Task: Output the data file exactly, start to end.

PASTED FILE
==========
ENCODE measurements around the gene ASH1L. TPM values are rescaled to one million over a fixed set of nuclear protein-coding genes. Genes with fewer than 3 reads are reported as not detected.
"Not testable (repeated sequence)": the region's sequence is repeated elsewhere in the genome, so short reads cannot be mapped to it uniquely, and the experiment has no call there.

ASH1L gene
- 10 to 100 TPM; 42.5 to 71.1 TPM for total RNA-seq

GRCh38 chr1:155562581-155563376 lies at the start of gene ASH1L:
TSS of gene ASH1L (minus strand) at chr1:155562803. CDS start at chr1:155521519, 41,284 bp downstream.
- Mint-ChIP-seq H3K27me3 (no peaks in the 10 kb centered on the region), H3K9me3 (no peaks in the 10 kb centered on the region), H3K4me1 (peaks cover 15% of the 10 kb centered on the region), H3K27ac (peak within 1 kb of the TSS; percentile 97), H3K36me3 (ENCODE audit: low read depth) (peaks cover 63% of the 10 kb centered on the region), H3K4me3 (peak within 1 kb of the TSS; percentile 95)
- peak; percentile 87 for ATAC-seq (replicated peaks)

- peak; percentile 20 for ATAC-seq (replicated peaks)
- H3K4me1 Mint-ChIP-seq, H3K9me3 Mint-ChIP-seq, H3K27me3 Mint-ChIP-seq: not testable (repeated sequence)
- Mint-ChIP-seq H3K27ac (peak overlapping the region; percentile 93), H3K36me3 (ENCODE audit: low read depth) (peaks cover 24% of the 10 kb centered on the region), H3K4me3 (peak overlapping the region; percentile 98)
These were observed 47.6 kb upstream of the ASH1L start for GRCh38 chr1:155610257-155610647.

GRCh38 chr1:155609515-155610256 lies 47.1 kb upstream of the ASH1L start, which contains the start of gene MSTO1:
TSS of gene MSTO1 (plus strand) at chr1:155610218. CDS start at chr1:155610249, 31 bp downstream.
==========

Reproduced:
ENCODE measurements around the gene ASH1L. TPM values are rescaled to one million over a fixed set of nuclear protein-coding genes. Genes with fewer than 3 reads are reported as not detected.
"Not testable (repeated sequence)": the region's sequence is repeated elsewhere in the genome, so short reads cannot be mapped to it uniquely, and the experiment has no call there.

ASH1L gene
- 10 to 100 TPM; 42.5 to 71.1 TPM for total RNA-seq

GRCh38 chr1:155562581-155563376 lies at the start of gene ASH1L:
TSS of gene ASH1L (minus strand) at chr1:155562803. CDS start at chr1:155521519, 41,284 bp downstream.
- Mint-ChIP-seq H3K27me3 (no peaks in the 10 kb centered on the region), H3K9me3 (no peaks in the 10 kb centered on the region), H3K4me1 (peaks cover 15% of the 10 kb centered on the region), H3K27ac (peak within 1 kb of the TSS; percentile 97), H3K36me3 (ENCODE audit: low read depth) (peaks cover 63% of the 10 kb centered on the region), H3K4me3 (peak within 1 kb of the TSS; percentile 95)
- peak; percentile 87 for ATAC-seq (replicated peaks)

- peak; percentile 20 for ATAC-seq (replicated peaks)
- H3K4me1 Mint-ChIP-seq, H3K9me3 Mint-ChIP-seq, H3K27me3 Mint-ChIP-seq: not testable (repeated sequence)
- Mint-ChIP-seq H3K27ac (peak overlapping the region; percentile 93), H3K36me3 (ENCODE audit: low read depth) (peaks cover 24% of the 10 kb centered on the region), H3K4me3 (peak overlapping the region; percentile 98)
These were observed 47.6 kb upstream of the ASH1L start for GRCh38 chr1:155610257-155610647.

GRCh38 chr1:155609515-155610256 lies 47.1 kb upstream of the ASH1L start, which contains the start of gene MSTO1:
TSS of gene MSTO1 (plus strand) at chr1:155610218. CDS start at chr1:155610249, 31 bp downstream.